Dump rises; recycling on idle

Landfill's shutdown incinerators leave trash to accumulate at increasing rate

Posted: Wednesday, July 27, 2005

After Waste Management shut down its two incinerators last June, recycling has become more important than just a feel-good action.

Over the past year, the company's dump has gained height at an alarming rate. Anyone who drives down Egan Drive is unlikely to miss the dump now, but Eric Vance, Waste Management's district manager, said he doesn't have updated figures on the rate the garbage is accumulating.

"It's very startling when you see the gigantic pile of trash," said Alexander Hoke, who goes to the dump to recycle. "You are wondering, 'Oh, my gosh, will we have a mountain there?'"

Every year, Juneau generates about 30,000 tons of garbage.

Vance said the company estimates the dump has 30 to 35 years to go but city officials say it might reach its limit in 10 years.

"All the goods that used to be burned now go into the ground," said Janet Grange, administrative officer for the city's Public Works Department. "That's why it's building up."

The city is seeking creative proposals for its recycling program. Although recycling can significantly reduce the amount of garbage that goes into the dump, only 5 percent of Juneau residents recycle.

Juneau doesn't have a curbside pick-up program.

Waste Management, which is in charge of the city's recycling program, allows residents to drop their recyclables at its dump at Lemon Creek only on Wednesdays and Saturdays.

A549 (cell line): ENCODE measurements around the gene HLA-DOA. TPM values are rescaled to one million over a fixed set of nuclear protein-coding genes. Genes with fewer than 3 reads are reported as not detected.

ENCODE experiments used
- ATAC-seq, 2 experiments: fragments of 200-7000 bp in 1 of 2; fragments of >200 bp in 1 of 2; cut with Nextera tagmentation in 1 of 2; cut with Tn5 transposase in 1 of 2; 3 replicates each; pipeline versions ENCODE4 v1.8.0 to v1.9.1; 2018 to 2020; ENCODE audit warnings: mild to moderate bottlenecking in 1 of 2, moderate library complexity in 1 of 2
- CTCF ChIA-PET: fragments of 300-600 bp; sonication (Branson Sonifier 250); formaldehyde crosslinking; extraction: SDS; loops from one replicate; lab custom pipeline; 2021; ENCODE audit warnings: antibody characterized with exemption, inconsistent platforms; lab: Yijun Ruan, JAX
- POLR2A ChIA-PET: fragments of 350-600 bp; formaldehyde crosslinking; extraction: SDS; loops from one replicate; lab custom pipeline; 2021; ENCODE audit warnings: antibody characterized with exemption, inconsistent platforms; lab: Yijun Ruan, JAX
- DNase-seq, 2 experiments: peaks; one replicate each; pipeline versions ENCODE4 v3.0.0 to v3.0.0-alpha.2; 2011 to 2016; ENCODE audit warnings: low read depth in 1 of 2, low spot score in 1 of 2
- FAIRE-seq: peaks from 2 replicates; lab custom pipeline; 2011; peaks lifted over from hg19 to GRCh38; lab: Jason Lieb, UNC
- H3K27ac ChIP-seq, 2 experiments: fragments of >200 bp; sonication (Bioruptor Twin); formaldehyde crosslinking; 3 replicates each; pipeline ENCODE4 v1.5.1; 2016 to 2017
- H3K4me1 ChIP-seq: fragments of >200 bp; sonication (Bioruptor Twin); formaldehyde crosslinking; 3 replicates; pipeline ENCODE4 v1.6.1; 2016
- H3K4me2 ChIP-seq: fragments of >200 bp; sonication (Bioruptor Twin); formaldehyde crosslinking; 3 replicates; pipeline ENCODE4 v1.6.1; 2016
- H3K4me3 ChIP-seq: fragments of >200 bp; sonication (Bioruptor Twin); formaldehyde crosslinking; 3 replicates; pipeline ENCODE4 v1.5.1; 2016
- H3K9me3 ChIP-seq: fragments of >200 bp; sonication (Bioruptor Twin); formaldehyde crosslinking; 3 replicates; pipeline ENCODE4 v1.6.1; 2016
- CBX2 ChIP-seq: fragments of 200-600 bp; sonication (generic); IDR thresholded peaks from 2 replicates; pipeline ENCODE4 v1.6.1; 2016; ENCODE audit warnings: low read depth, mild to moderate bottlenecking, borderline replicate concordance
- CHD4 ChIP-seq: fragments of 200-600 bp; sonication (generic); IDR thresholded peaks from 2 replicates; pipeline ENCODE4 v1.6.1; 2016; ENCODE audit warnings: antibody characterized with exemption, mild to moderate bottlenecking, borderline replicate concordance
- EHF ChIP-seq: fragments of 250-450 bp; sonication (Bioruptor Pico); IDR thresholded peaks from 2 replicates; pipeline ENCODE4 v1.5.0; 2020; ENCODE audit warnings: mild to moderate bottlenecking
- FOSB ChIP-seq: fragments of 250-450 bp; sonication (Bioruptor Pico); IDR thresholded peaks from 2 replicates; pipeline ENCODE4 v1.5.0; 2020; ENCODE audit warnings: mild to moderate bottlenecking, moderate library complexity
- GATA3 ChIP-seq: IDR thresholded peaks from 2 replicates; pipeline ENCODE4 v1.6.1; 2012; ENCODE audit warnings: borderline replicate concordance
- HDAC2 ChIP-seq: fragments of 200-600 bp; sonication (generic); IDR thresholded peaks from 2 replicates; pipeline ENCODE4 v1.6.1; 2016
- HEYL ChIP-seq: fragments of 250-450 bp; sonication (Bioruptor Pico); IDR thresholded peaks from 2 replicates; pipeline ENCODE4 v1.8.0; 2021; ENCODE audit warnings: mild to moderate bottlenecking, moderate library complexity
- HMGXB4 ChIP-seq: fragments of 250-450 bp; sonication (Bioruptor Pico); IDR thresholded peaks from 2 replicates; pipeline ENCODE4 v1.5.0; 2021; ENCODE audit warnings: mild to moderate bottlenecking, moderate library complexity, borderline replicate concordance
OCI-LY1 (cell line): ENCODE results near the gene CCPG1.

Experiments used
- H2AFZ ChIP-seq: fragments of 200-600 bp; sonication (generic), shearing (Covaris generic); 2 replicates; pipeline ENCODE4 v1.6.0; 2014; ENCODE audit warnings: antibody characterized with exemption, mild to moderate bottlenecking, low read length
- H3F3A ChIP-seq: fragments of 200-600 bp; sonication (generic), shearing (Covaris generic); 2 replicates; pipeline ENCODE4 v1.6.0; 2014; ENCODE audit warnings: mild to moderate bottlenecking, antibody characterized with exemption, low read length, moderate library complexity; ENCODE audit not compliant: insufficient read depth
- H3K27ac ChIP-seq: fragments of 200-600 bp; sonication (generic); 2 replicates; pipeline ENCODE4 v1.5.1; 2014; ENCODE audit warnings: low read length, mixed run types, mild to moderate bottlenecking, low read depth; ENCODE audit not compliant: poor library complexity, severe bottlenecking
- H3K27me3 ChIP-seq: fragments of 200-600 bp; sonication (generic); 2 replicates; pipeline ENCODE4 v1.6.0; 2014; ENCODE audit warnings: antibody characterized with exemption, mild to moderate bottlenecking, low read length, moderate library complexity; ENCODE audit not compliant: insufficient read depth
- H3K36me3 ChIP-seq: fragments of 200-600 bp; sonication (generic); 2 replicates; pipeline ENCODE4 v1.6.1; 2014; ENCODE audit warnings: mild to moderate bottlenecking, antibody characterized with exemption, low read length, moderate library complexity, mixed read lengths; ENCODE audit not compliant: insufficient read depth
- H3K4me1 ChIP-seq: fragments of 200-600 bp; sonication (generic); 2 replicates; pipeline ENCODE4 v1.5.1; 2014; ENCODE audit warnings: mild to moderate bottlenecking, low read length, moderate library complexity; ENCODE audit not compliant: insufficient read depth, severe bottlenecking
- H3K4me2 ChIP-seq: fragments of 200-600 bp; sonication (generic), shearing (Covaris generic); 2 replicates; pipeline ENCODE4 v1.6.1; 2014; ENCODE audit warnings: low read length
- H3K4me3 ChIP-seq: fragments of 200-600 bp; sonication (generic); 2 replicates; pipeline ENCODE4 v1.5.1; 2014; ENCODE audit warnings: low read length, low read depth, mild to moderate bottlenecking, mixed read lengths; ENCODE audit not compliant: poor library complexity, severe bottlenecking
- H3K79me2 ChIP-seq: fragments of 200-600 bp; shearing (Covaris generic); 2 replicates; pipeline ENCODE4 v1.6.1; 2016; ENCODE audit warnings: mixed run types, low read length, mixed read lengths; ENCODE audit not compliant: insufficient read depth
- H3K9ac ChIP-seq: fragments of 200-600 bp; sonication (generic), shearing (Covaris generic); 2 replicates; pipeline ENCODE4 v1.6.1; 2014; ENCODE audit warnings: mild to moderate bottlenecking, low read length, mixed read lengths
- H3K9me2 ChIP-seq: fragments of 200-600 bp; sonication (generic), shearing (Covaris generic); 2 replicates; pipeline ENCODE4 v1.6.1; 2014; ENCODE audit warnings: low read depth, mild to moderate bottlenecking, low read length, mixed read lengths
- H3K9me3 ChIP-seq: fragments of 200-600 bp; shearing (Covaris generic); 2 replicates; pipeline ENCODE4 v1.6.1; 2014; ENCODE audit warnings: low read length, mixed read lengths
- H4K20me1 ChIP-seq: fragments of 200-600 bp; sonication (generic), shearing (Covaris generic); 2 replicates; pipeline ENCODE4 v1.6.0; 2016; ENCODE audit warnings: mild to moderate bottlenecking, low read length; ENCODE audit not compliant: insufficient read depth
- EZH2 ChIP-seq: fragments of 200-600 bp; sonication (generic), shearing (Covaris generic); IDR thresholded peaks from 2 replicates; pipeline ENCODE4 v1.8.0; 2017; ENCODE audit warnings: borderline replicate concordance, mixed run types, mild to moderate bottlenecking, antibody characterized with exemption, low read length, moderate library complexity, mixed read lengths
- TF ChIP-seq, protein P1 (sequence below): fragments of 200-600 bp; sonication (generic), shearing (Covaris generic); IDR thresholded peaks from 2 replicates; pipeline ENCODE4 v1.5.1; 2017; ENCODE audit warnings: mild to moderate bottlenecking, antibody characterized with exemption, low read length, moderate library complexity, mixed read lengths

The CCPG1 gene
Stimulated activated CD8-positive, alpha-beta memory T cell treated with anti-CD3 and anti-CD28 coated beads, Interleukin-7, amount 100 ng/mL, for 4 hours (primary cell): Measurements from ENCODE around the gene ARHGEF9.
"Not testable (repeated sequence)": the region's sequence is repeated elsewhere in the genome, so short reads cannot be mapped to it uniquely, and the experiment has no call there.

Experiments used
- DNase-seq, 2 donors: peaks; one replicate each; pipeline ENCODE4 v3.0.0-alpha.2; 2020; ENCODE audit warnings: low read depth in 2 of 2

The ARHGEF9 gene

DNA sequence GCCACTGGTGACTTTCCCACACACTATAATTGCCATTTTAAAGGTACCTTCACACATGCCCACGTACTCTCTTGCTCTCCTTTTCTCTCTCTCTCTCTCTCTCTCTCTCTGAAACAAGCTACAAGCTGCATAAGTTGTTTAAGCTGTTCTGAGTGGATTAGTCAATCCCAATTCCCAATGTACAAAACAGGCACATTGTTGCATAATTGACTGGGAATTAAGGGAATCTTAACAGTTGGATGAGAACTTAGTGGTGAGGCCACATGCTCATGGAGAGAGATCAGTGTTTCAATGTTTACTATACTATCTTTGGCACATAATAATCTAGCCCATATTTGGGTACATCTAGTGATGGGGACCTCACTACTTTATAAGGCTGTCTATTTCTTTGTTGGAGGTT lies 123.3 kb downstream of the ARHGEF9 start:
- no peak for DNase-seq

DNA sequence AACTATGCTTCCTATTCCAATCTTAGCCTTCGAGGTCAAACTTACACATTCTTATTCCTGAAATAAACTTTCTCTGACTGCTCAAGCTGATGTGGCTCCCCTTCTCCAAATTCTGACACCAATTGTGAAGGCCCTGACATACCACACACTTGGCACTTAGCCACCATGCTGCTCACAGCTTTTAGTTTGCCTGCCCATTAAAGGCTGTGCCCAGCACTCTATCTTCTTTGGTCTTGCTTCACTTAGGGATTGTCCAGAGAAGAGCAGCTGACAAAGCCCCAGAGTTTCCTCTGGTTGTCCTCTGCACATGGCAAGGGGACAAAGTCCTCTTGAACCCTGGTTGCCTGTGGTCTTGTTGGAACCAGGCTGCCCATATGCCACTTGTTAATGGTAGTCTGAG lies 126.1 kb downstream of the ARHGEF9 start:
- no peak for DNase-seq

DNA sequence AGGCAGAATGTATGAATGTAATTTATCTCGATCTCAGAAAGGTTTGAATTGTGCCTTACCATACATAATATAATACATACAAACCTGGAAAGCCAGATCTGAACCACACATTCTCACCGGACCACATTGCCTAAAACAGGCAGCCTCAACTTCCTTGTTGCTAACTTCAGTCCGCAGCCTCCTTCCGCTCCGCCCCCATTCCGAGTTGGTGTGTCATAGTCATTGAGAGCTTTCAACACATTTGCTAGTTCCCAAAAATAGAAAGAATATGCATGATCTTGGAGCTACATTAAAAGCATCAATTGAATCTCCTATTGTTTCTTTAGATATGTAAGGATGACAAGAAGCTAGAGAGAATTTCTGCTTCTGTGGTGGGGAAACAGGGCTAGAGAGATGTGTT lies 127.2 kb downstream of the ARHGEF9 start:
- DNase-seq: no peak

"It's not pleasant just to go to one location two days a week," Grange said. "We need to have better accessibility."

As the city's contract with Waste Management expires Dec. 31, the city is seeking proposals to encourage recycling.

The city's current program recycles glass, newspapers, corrugated cardboard, aluminum and plastic bottles and jugs. The new contract will include white paper and magazines.

The contractor will have $165,000 a year to manage the program. The contractor and the city will split the revenues from selling the goods.

So far, Waste Management and St. Vincent de Paul have expressed interest in managing the program.

Vance said Waste Management will make recycling more convenient. Starting Aug. 2, people can drop off their recyclables from Tuesday to Saturday.

St. Vincent de Paul has prepared for the recycling program for five years, said Dan Austin, general manger of St. Vincent de Paul.

Austin said the organization plans to work with Southeast Alaska Guidance Association and Gastineau Humane Society. The organization recently bought 1.5 acres next to its office to build a new thrift shop and a new recycling center.

"We want to create a few full-time jobs and make Juneau a better place to live," Austin said. "To have a decent recycling program is part of that."

To give potential contractors more time to prepare their proposals, the city postponed the deadline from Aug. 8 to September.

Joe Buck, director of Public Works, said his department is considering having a waste management specialist identify the city's and the region's needs for the next 30 or 50 years. The Juneau Assembly will consider the proposal in fall.

"We need to think beyond the landfill, beyond Waste Management," Buck said.

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